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“Week 6 of VC School: Fund Level Portfolio Mangement” is part of a seven week series from the interns at Bowery Capital. The series will cover lessons learned and concepts covered during the weekly “VC School” meeting, a program taught by the Bowery Capital team designed to teach interns the fundamentals of the venture capital space. This summer, we want to open our doors and share these lessons with the broader community.
Fund Level Portfolio Management
Last week we covered deal execution by taking a deep dive into term sheets. This week, we moved into portfolio management and discussed capital allocation strategy, fund modeling, and fund returns. There are two ways to look at managing a portfolio of assets: portfolio management on a fund level and an individual investment level. This lesson covered fund level portfolio management and focused on understanding how we think about portfolio management while next week will focus on the individual investment level. One of the key takeaways from the discussion was that there is no one correct management strategy but there are better strategies based on different characteristics and goals of a fund. When crafting a capital allocation strategy its important to understand expected return multiples, holding periods, projected ownership percentage and dilution, fund size, and exit strategy. Understanding these different characteristics will help funds develop the proper portfolio management strategy. For example, small funds and large funds have very different paths to returning their funds and therefore have different portfolio management strategies. Below are some of the overall lessons from our discussion.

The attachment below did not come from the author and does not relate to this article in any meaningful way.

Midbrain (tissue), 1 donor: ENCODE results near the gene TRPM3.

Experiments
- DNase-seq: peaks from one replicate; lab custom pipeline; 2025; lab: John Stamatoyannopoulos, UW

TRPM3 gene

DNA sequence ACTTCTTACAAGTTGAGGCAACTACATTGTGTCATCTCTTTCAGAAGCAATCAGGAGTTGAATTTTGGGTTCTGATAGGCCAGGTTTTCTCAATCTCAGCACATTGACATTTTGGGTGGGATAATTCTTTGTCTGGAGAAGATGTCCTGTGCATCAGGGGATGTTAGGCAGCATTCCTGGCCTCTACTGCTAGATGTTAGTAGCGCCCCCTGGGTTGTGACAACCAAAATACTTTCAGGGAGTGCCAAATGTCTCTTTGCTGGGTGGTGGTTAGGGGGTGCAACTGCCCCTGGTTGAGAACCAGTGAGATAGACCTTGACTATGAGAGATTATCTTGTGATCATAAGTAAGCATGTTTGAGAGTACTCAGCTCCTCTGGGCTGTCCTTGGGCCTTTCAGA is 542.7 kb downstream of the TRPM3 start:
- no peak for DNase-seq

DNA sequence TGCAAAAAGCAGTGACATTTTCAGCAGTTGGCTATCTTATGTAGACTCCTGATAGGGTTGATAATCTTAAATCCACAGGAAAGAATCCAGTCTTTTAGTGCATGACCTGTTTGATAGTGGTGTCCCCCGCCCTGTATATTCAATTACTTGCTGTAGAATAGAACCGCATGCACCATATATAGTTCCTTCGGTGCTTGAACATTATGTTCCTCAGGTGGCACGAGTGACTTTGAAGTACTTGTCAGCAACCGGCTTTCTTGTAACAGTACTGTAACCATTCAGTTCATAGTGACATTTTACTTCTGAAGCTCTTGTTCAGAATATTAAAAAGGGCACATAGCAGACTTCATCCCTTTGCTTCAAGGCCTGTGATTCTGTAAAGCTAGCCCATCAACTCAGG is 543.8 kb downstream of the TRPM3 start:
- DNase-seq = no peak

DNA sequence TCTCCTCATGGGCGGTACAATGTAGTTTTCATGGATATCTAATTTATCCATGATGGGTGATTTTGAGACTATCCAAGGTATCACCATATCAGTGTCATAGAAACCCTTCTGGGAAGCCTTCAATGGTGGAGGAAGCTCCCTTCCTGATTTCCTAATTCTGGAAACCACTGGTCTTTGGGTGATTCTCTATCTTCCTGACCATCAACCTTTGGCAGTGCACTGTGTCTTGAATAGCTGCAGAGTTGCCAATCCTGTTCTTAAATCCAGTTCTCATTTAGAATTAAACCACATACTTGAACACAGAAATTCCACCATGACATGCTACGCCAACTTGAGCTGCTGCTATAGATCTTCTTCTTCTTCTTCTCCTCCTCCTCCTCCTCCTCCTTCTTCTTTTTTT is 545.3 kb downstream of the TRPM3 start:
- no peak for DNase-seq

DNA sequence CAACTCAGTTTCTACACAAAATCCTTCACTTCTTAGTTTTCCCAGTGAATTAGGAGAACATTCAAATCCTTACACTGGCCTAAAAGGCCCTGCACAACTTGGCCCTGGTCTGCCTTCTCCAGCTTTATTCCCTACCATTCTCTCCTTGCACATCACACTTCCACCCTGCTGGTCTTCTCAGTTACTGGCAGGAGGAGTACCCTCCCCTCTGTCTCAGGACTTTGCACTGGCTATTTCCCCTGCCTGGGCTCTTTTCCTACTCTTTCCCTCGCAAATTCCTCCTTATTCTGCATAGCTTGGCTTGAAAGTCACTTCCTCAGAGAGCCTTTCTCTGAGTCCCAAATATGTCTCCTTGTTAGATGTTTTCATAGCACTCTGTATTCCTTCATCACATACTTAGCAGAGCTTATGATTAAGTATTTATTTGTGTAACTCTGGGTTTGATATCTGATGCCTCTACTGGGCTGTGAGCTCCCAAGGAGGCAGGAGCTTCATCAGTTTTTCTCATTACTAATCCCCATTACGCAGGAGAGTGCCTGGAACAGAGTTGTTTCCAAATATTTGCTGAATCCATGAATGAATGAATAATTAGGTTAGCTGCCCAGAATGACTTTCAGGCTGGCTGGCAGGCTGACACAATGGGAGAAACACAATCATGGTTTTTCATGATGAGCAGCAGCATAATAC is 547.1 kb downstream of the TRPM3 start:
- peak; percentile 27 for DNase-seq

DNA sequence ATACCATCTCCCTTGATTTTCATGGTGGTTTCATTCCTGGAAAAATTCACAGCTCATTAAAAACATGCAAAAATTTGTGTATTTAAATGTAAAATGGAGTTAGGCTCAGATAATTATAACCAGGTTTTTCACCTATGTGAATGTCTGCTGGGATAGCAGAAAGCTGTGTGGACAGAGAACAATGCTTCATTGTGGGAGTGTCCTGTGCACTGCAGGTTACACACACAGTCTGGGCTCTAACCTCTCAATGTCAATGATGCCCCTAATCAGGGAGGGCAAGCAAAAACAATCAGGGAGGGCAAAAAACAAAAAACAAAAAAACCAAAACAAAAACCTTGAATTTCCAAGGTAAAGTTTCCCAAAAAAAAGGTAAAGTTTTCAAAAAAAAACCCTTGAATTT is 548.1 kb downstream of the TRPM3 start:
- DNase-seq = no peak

1. Power Laws. Venture capital has a power-law style of returns and not a bell curve style that is typical of more traditional public equity investments. A power-law distribution predicts that 80% of your investments will fail and 20% of your investments will power your returns. It can be difficult to swallow but to succeed as a venture investor its important to accept that 8/10 of your investments will fail.
2. Focus on Winners. Since VC is a power-law game what sets the best VC firms apart is bigger returns on winners and not less overall losers. Using a baseball analogy, what matters most in VC is slugging percentage not batting average. Given the importance of winners, you should not spend as much time on the companies that will not succeed as it relates to your portfolio. Too many firms spend too much time trying to “prune” their portfolio and sell underperforming companies when they should just pull the ripcord.
3. Understand the Different Levers. When determining what your fund size should be and your fund’s return potential its important to understand the impact of different levers. The most important factors that drive your fund size strategy is the initial investment amount, follow on investment amounts, projected ownership percentage, and portfolio company count.
4. Fund Size. As discussed earlier there are a wide array of different portfolio management strategies that support different fund sizes. There is a misnomer that making too many investments or too few investments will not result in the best in class returns. When developing a strategy its essential to run models and simulations yourself to understand the impact of your fund strategy and your anticipated return.
1. In Praise of Failure. This blog post from Benedict Evans discusses the power-laws of VC and explains the necessity of accepting the failure of a majority of your investments.
2. VC Portfolio Management Tips. In this article, Neal Hill of BDC Capital’s Fund of Funds shares some insightful tips on portfolio management.
3. Venture Capital Portfolio Strategy. Alex Graham provides a great deep dive into portfolio strategy explaining the importance of hitting big, finding winners, and focusing and following on winning investments.
If you liked “Week 6 of VC School: Fund Level Portfolio Management” and want to read more content from the Bowery Capital Team, check out other relevant posts from the Bowery Capital Blog.
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